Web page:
RESULTS: HSCPs' perceptions of the challenges faced by many families when a parent is dying from cancer included: parental uncertainties surrounding if, when and how to tell the children that their parent was dying, the demands of managing everyday life, and preparing the children for the actual death of their parent. Many HSCPs felt ill-equipped to provide care to parents at end of life concerning their children. The results are discussed under two themes: (1) hurdles to overcome when providing psychological support to parents at end of life and (2) support needs of families for the challenging journey ahead.
CONCLUSIONS: There appears to be a disparity between HSCPs' awareness of the needs of families when a parent is dying and what is provided in practice. HSCPs can have a supportive role and help equip parents, as they prepare their children for the death of their parent. Appropriate training and guideline provision could promote this important aspect of end of life care into practice.
Persons with dementia are at high risk for loss of decision-making ability due to increased cognitive decline as the disease progresses. Participation in advance care planning (ACP) discussions in the early stages of dementia is crucial for end-of-life (EoL) decision-making to ensure quality of EoL care. A lack of discussions about ACP and EoL care between persons with dementia and family caregivers (FCGs), can lead to decisional conflicts when persons with dementia are in the later stages of the disease. This study explored the effects of a family-centered ACP information intervention among persons with dementia and FCGs. The study was conducted in outpatient clinics in Taiwan. Participants were dyads (n = 40) consisting of persons diagnosed with mild cognitive impairment or mild dementia and their FCGs. A one-group, pretest-posttest, pre-experimental design was employed. The intervention was provided by an ACP-trained senior registered nurse and was guided by ACP manuals and family-centered strategies. Outcome data were collected with four structured questionnaires regarding knowledge of end-stage dementia treatment, knowledge of ACP, attitude towards ACP, and EoL decisional conflict about acceptance or refusal of cardiopulmonary resuscitation, ventilators, and tracheostomy. Paired t tests compared differences between pre-intervention data and 4-weeks' post-intervention data. The intervention resulted in significant improvements among persons with dementia and FCGs for knowledge of end-stage dementia treatment (p = .008 and p < .001, respectively), knowledge of ACP (both p < .001), and significant reductions in decisional conflicts (both p < .001). Scores for positive and negative attitude toward ACP did not change for persons with dementia; however, there was a reduction in negative attitude for FCGs (p = .001). Clinical care for persons with dementia should incorporate ACP interventions that provide knowledge about EoL dementia care using family-centered care strategies that facilitate regular and continuous communication between FCGs, persons with dementia, and medical personnel to reduce decisional conflicts for EoL care.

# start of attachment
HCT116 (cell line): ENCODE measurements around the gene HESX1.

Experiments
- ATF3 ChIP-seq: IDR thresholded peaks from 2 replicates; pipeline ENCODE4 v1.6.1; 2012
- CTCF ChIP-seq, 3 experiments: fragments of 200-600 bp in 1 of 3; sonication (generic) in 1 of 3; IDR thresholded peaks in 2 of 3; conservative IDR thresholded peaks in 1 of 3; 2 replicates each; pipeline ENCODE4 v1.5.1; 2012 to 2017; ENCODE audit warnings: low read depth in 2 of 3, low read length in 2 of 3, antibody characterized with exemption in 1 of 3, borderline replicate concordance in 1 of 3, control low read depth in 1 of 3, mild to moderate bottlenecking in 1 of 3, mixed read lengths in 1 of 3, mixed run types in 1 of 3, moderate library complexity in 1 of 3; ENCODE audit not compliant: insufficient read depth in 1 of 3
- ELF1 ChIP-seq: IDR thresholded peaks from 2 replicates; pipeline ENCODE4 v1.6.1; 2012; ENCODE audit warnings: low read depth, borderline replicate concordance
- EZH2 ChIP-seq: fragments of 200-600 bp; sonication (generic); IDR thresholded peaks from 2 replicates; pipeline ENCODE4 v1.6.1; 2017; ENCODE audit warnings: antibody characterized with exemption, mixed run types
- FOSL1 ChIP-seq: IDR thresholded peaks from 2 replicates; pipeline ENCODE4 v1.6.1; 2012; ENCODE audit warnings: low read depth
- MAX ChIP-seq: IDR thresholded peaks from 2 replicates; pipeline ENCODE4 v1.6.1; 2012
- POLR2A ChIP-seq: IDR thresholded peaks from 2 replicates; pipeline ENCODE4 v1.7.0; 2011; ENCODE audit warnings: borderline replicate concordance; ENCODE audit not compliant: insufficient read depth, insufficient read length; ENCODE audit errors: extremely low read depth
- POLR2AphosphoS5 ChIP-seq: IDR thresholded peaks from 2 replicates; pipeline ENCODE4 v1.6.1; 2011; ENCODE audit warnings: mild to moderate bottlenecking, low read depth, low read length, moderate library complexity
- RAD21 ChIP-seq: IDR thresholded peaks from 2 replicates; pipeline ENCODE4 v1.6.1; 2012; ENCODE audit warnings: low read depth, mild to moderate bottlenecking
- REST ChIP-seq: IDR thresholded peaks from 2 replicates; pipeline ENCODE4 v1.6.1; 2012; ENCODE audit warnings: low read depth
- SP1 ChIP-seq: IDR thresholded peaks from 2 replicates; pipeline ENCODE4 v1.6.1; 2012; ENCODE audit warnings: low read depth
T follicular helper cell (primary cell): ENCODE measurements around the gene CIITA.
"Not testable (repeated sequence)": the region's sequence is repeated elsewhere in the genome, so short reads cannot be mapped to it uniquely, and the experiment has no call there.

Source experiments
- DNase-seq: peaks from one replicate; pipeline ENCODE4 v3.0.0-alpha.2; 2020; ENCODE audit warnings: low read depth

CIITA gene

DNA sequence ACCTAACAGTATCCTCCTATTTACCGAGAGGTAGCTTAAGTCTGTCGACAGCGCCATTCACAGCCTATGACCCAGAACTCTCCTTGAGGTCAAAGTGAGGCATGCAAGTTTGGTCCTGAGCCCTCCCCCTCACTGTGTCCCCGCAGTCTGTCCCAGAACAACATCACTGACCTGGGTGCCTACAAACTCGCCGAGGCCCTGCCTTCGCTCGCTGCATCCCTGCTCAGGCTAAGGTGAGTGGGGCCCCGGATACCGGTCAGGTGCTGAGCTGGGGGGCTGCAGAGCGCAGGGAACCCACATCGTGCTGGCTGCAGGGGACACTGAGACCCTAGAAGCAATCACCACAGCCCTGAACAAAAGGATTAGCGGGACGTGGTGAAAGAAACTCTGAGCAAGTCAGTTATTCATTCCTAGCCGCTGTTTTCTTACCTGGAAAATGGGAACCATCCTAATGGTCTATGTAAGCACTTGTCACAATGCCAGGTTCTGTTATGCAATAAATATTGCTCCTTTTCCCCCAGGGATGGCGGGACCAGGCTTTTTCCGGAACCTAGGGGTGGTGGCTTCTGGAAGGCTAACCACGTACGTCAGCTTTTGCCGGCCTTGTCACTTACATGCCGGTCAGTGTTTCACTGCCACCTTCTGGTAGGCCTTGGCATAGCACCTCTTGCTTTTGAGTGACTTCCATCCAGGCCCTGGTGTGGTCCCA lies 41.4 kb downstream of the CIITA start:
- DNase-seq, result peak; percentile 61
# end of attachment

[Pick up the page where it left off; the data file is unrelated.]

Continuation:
BACKGROUND: The main goal of pediatric palliative care (PPC) is to improve or maintain the best possible quality of life (QoL) for the child and their family. PPC can be provided in community health centres, within the specialist health care service and/or in the child's home. Home is often the preferred place for families, and recommendations state that, whenever possible, the family home should be the centre of care for the child. The aim of this study is to systematically review the experiences and needs of families with children receiving palliative care at home.
METHODS: We conducted a systematic review and searched the peer-reviewed databases CINAHL, Embase, PsycInfo and MEDLINE for articles published between January 2000 and October 2019. We included 23 studies emphasising the experience of family members when their child (0-18 years) received palliative care at home. We used a thematic analysis to identify relevant themes in the literature, and synthesised the findings from the different studies.
RESULTS: The review represents the experiences of the families of almost 300 children with life-limiting (LL) and life-threatening (LT) conditions receiving palliative care at home. In general, the children's mothers are interviewed, and seldom the sick children themselves or their siblings. Most families preferred staying at home since it made it easier to maintain a normal family life, was less stressful for the sick child, and meant that siblings could still attend school and be with friends. Families experienced a range of challenges due to the coordination of care, including a lack of support and adequately skilled staff with appropriate experience. Respite care was needed in order to cope with everyday life. Some studies were not specific concerning the place of care, and some relevant papers may have been omitted.